appeared as a Government witness on a MRE 313 motion to suppress a
urinalysis. During the recess, the CA stated that “any lawyer that would try to
get the results of the urinalysis suppressed was unethical.” No taint attributed to
f. CAs suspected of similar offenses may be disqualified. United States v.
Kroop, 34 M.J. 628 (A.F.C.M.R. 1992), aff’d, 38 M.J. 470 (C.M.A. 1993).
Officer charged with adultery. CA was suspected of similar, albeit unrelated,
offenses. In an “abundance of caution over the need to preserve the appearance
of propriety” court set aside prior action of CA (approved sentence) and
remanded for new SJA’s advice and action by different CA. United States v.
Anderson, 36 M.J. 963 (A.F.C.M.R. 1993).
g. Findings and sentence did not have to be set aside on grounds the CA was
himself suspected of misconduct. Conduct in question was unrelated to
accused’s misconduct. United States v. Williams, 35 M.J. 812 (A.F.C.M.R.
1992) aff’d, 41 M.J. 134 (C.A.A.F. 1994). Accused convicted of three rapes,
robbery, sodomy, and aggravated assault was not entitled to disqualification of
CA where CA was himself suspected of sexual misconduct. Suspected
misconduct of CA was of a non-violent nature. No danger of “psychological
baggage” being carried over to prejudice the accused.
h. Disqualification and potential UCI. United States v. Haagenson, 52 M.J. 34
(C.A.A.F. 1999). Accused, a CW2, was charged with fraternization and her case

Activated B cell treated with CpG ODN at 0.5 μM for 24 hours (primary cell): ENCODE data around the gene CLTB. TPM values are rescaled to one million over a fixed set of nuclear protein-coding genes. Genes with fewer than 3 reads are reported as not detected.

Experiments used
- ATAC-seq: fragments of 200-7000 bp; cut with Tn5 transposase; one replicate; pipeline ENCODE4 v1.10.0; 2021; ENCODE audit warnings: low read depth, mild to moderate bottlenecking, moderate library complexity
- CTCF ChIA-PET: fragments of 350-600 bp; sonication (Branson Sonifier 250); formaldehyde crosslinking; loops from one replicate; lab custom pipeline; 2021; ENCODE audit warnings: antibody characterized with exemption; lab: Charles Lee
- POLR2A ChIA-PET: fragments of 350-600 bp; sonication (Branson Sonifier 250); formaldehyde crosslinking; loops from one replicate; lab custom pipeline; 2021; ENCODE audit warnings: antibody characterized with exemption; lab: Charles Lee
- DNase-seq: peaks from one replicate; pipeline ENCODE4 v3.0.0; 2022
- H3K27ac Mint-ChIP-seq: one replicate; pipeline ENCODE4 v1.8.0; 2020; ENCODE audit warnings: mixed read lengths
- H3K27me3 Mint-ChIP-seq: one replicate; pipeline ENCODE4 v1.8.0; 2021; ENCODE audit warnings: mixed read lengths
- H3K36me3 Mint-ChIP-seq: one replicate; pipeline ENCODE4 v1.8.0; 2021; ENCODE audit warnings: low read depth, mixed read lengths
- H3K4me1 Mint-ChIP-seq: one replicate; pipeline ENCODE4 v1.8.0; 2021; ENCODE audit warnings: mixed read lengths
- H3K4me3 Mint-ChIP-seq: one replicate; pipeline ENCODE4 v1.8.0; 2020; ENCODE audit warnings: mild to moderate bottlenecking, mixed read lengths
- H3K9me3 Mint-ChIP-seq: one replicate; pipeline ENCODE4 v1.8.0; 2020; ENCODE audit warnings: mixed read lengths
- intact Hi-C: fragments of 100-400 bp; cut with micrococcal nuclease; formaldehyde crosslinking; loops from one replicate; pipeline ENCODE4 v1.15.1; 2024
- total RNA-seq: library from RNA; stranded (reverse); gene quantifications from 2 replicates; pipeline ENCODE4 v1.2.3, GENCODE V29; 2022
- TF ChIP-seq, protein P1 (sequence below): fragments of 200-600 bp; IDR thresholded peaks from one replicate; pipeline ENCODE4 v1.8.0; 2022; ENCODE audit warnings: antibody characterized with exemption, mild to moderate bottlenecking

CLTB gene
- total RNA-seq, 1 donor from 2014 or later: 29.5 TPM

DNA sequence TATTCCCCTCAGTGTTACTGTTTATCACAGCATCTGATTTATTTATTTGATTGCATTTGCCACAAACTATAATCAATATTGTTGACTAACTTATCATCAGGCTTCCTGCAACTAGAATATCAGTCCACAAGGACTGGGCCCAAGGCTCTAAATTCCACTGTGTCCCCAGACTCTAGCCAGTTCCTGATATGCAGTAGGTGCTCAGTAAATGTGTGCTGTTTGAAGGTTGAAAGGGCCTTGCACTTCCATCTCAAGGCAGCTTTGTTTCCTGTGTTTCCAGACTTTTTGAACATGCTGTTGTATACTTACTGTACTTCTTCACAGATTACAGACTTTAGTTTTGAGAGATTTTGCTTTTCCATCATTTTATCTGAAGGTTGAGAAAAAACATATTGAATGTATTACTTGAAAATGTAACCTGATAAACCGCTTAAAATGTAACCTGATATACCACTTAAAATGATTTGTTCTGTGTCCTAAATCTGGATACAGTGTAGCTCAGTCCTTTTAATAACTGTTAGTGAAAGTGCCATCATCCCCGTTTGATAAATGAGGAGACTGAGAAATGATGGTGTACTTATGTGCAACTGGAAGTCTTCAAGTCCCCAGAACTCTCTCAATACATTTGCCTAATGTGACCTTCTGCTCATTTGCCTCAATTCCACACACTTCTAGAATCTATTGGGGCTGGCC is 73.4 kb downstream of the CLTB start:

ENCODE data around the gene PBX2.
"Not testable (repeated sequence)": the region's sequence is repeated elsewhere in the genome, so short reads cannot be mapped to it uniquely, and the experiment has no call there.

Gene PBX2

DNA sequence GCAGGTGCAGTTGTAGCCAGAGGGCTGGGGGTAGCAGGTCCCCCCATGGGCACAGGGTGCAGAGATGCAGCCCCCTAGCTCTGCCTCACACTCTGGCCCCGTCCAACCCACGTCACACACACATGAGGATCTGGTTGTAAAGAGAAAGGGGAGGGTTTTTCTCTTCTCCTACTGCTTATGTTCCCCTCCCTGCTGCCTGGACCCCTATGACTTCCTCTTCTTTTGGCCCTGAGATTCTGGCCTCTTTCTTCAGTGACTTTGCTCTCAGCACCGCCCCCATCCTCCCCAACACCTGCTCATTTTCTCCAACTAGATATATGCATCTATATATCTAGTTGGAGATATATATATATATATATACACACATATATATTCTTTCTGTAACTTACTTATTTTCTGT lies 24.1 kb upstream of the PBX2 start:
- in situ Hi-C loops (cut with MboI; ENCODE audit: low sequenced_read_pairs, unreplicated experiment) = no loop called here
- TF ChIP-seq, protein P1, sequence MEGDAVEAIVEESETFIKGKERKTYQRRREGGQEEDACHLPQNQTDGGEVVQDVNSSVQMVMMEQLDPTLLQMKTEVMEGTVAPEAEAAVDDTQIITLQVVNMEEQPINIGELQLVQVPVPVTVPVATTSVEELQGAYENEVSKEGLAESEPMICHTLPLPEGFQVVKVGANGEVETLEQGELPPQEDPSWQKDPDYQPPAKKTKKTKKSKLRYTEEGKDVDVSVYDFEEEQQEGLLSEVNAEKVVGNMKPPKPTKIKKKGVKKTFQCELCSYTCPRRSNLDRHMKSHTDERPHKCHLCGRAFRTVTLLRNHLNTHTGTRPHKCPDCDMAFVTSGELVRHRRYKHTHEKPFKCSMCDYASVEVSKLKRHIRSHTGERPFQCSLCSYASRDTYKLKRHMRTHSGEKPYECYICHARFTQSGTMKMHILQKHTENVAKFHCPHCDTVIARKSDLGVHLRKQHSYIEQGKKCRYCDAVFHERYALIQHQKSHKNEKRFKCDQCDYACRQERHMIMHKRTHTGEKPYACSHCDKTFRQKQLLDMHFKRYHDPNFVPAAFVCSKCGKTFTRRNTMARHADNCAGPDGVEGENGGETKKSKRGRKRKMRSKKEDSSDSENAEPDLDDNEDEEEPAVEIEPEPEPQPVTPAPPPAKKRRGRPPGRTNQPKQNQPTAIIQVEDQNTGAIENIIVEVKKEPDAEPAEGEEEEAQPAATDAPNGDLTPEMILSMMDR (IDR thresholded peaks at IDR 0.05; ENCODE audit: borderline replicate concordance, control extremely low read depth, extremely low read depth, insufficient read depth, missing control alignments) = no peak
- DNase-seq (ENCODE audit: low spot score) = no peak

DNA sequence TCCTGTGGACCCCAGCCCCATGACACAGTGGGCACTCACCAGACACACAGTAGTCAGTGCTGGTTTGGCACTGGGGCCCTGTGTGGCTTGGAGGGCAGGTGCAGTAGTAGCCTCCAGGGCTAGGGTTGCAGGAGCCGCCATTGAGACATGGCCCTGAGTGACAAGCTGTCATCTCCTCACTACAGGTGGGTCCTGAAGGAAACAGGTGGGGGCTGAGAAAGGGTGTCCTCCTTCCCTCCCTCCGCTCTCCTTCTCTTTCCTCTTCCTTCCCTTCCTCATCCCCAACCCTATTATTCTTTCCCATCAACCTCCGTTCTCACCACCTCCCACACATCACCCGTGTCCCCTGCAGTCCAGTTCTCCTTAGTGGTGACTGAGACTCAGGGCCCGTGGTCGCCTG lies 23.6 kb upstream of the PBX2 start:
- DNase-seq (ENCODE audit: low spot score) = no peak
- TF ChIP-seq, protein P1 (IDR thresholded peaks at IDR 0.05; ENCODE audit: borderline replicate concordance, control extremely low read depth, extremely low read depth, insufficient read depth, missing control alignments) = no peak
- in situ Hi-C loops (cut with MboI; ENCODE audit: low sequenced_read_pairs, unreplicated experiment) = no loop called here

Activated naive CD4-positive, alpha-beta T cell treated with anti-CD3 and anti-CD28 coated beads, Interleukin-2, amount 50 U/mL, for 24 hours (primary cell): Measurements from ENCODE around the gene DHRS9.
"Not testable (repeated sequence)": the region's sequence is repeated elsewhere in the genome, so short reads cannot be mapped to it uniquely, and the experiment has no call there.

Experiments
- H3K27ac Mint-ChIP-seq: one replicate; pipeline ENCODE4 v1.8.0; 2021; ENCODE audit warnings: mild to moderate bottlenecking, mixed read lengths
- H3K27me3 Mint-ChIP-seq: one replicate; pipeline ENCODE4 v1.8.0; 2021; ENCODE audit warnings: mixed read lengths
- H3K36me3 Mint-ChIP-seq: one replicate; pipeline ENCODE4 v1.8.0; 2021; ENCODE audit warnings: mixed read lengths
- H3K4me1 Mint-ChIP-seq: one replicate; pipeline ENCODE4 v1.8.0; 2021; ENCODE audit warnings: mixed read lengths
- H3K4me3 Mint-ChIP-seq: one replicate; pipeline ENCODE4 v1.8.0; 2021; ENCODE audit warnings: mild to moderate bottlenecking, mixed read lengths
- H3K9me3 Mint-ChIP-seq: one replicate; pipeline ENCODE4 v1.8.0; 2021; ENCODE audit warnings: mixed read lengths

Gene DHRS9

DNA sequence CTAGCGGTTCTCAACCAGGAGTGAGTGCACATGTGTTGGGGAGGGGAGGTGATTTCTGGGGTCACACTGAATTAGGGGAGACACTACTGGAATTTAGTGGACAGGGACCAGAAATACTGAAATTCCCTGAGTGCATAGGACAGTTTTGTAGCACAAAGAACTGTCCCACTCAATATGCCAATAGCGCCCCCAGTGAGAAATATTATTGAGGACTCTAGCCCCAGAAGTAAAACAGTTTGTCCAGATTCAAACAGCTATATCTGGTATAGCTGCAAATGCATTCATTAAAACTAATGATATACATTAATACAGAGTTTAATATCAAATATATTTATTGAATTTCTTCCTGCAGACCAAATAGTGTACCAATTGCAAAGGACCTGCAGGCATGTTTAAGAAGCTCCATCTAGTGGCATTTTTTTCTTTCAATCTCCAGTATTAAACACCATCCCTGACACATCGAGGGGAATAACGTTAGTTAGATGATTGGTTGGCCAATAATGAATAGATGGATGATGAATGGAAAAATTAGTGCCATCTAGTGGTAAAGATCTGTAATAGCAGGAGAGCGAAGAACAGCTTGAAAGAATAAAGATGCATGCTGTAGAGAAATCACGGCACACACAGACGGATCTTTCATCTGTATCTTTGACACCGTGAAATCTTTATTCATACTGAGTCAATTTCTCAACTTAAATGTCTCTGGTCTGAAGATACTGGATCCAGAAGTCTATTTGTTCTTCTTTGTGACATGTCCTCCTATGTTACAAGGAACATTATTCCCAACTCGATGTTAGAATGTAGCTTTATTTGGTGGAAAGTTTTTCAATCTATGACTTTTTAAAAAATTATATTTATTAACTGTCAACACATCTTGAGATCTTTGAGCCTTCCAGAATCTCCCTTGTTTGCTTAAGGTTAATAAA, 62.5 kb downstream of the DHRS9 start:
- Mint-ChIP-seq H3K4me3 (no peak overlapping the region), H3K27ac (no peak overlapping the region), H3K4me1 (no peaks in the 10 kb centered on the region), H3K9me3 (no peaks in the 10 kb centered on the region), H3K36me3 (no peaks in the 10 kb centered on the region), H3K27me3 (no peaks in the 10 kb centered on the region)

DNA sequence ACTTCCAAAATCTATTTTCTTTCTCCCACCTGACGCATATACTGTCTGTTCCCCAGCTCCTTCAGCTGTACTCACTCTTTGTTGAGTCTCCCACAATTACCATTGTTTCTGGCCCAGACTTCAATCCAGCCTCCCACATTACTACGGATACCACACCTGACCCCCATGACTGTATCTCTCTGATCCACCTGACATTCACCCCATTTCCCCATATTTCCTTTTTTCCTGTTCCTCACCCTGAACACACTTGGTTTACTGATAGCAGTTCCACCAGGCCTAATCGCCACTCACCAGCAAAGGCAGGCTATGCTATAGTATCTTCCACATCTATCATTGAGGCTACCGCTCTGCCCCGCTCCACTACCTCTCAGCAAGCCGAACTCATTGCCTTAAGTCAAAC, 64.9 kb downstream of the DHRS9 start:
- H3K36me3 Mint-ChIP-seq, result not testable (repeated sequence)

initially referred to a SPCM, convened by the SPCMCA who was also the
accuser. The SPCMCA later withdrew the charge, on the basis of the TC’s
advice, and referred it to an Article 32 investigation, ultimately sending it
forward with a recommendation for a GCM. Evidence revealed that the
withdrawal from a SPCM may have been prompted by the XO of the Base
Commander, the SPCMCA’s superior, who reportedly yelled “I want [accused]
out of the Marine Corps” at the SPCMCA. The military judge found that there
was “no support” for the defense contention that command influence tainted the
referral, but the CAAF disagreed, finding insufficient evidence to rule either for
or against the defense because the record was not properly developed. Case
remanded for a fact-finding proceeding on issue of whether SPCMCA became an
i. Command as secondary victims. United States v. Rockwood, 52 M.J. 98
(C.A.A.F. 1999). Accused who was critical of Operation Uphold Democracy in
Haiti attempted to “inspect” a prison in order to draw attention to the plight of its
inmates. Accused was charged with a variety of offenses, to include disrespect
and being absent from his place of duty. He claimed at trial that the entire
command was precluded from acting in the case because his behavior so directly
challenged his command’s actions that the CA, the commanders, and the
members had a conflict of interest. CAAF held that the accused’s personal
assertion of such a conflict was insufficient; he produced no evidence that the CA
had anything other than an official interest in the case, that there was command
influence under Article 37, UCMJ, or that the members were disqualified from
j. Waiver. United States v. Gudmundson, 57 M.J. 493 (C.A.A.F. 2002).
Convening authority testified on dispositive suppression motion. Defense did not